How To Look At A House

McGarry and Madsen's home inspection blog for buyers of  

site-built, mobile/manfuactured and modular homes

Should I buy a house with bouncy, spongy, or squeaky floors?

Friday, September 13, 2019

Although these are three different problems, they are often interrelated and two or all three may be experienced together as you walk around a house during a showing with your realtor, especially in an older home. The flexing of bouncy floor joists, for example, can cause the subflooring fasteners to work loose and squeak. When the subfloor is plywood, this will be more noticeable over the edge where two sheets abut on top of a joist or wood floor truss at the middle of the floor. Severe notching of floor joists, like in the photo below, will also weaken the floor structure in the area around it.


    Even new houses can have this problem if the floor framing members are undersized, spaced too far apart, or installed without adequate fasteners. The gold standard for installation of a plywood subfloor is “glued and screwed."

    The problem can be minor and easily fixable, or big and expensive. Squeaking of a few loosened nails in an otherwise sound floor can be fixed from above or below with a couple of well-placed screws. If, however, the squeaking happens at multiple locations and the floor has a noticeable bounce, the floor structure will have to be stiffened with a new support beam, bridging, or sistering additional joists to the existing ones before tackling the squeaks—and that can get expensive.

    Spongey spots in the floor can be termite damage or wood rot from long-term moisture intrusion, and extensive termite damage can mimic other floor structure problems. 

    Which professional to call? Although you could go directly to a building contractor, it is usually best to start with an engineer that can diagnose the problem and prescribe a specific remedy for a contractor to follow. Because you don’t own the house yet, and probably won’t get permission from the seller to open up concealed areas, only an approximate estimate may be possible, and the estimate may make you decide to move on and look at other properties.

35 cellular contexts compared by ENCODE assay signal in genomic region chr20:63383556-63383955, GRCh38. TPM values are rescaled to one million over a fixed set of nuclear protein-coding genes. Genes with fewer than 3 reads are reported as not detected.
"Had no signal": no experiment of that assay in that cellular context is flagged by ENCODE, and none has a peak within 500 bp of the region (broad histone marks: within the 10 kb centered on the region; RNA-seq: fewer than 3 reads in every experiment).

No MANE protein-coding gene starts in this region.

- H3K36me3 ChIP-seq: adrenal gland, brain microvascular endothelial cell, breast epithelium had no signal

By the way, if you feel any looseness or irregularity in the floor underfoot, we suggest you ask for silence in the house as you walk around and feel for soft or bouncy spots and listen for squeaks. It is not unusual for a seller have music or a TV on during a showing to conceal the creaky sounds in an old house floor.

    Also, see our blog post Should I buy a house with sloping floors?

• • • • • • • • • • • • • • • • • • • • • • • • • • •

Here’s links to a collection of our other blog posts about STRUCTURE AND ROOMS:

Why is the grout cracking and coming loose at my floor tile?

What are the building code requirements for notching and boring holes in a wall stud? 

What causes dark or light "ghost" lines on ceilings and walls?

Can you access or exit a bedroom through another bedroom?

What is the difference between a carport and a garage? 

What are simple ways to find the cause of a ceiling stain?

What is the minimum size of habitable rooms in a house according to the building code? 

Why is my garage ceiling sagging? 

How can I identify what kind of wood flooring I am looking at?

Why does my concrete floor slab sweat and get slippery?

What is the minimum ceiling height for rooms in a house? 

Why are there score line grooves in the concrete floor of the garage?

How much can I cut out of a floor joist? 

How can I tell if my floors are sloping?

Why do the floors slope in this old house? 

What are the common problems when a homeowner converts a garage to conditioned living space, such as a family room?

• How can I tell if a wall is load-bearing? Which walls can I take out? 

   Visit our STRUCTURE AND ROOMS page for other related blog posts on this subject, or go to the INDEX for a complete listing of all our articles.

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